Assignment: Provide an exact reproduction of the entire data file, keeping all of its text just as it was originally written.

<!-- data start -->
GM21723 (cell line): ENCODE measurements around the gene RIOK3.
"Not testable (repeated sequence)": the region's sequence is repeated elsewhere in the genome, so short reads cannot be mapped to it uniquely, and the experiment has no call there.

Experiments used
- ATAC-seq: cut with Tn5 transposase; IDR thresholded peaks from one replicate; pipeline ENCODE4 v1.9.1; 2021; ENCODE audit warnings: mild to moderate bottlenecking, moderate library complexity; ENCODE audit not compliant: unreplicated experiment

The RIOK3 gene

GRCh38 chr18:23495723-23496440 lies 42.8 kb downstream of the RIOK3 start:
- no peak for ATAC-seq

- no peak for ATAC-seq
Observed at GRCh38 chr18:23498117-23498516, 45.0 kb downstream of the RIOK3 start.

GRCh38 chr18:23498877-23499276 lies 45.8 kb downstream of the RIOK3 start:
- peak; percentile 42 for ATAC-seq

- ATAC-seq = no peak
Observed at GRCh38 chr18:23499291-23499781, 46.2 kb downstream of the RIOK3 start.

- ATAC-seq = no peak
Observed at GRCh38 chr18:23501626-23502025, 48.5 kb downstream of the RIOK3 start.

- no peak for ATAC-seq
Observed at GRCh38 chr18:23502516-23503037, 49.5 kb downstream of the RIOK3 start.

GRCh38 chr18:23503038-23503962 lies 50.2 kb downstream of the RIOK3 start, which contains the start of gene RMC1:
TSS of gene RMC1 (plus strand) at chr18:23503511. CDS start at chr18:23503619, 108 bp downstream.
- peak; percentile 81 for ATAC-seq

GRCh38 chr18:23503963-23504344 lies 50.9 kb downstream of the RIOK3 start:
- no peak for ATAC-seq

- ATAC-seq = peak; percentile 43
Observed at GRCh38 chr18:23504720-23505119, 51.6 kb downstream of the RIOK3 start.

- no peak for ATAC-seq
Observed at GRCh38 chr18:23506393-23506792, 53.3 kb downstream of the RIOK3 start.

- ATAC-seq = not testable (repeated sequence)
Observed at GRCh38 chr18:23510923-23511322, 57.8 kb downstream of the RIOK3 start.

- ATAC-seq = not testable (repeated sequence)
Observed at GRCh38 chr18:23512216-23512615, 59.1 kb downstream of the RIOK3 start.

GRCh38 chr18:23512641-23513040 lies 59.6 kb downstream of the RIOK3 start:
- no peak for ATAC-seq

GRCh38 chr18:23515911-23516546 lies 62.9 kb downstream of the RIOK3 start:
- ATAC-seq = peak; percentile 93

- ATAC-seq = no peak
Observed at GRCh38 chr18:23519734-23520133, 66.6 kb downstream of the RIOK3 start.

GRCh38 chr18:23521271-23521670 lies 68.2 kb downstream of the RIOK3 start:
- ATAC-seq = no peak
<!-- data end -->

GM21723 (cell line): ENCODE measurements around the gene RIOK3.
"Not testable (repeated sequence)": the region's sequence is repeated elsewhere in the genome, so short reads cannot be mapped to it uniquely, and the experiment has no call there.

Experiments used
- ATAC-seq: cut with Tn5 transposase; IDR thresholded peaks from one replicate; pipeline ENCODE4 v1.9.1; 2021; ENCODE audit warnings: mild to moderate bottlenecking, moderate library complexity; ENCODE audit not compliant: unreplicated experiment

The RIOK3 gene

GRCh38 chr18:23495723-23496440 lies 42.8 kb downstream of the RIOK3 start:
- no peak for ATAC-seq

- no peak for ATAC-seq
Observed at GRCh38 chr18:23498117-23498516, 45.0 kb downstream of the RIOK3 start.

GRCh38 chr18:23498877-23499276 lies 45.8 kb downstream of the RIOK3 start:
- peak; percentile 42 for ATAC-seq

- ATAC-seq = no peak
Observed at GRCh38 chr18:23499291-23499781, 46.2 kb downstream of the RIOK3 start.

- ATAC-seq = no peak
Observed at GRCh38 chr18:23501626-23502025, 48.5 kb downstream of the RIOK3 start.

- no peak for ATAC-seq
Observed at GRCh38 chr18:23502516-23503037, 49.5 kb downstream of the RIOK3 start.

GRCh38 chr18:23503038-23503962 lies 50.2 kb downstream of the RIOK3 start, which contains the start of gene RMC1:
TSS of gene RMC1 (plus strand) at chr18:23503511. CDS start at chr18:23503619, 108 bp downstream.
- peak; percentile 81 for ATAC-seq

GRCh38 chr18:23503963-23504344 lies 50.9 kb downstream of the RIOK3 start:
- no peak for ATAC-seq

- ATAC-seq = peak; percentile 43
Observed at GRCh38 chr18:23504720-23505119, 51.6 kb downstream of the RIOK3 start.

- no peak for ATAC-seq
Observed at GRCh38 chr18:23506393-23506792, 53.3 kb downstream of the RIOK3 start.

- ATAC-seq = not testable (repeated sequence)
Observed at GRCh38 chr18:23510923-23511322, 57.8 kb downstream of the RIOK3 start.

- ATAC-seq = not testable (repeated sequence)
Observed at GRCh38 chr18:23512216-23512615, 59.1 kb downstream of the RIOK3 start.

GRCh38 chr18:23512641-23513040 lies 59.6 kb downstream of the RIOK3 start:
- no peak for ATAC-seq

GRCh38 chr18:23515911-23516546 lies 62.9 kb downstream of the RIOK3 start:
- ATAC-seq = peak; percentile 93

- ATAC-seq = no peak
Observed at GRCh38 chr18:23519734-23520133, 66.6 kb downstream of the RIOK3 start.

GRCh38 chr18:23521271-23521670 lies 68.2 kb downstream of the RIOK3 start:
- ATAC-seq = no peak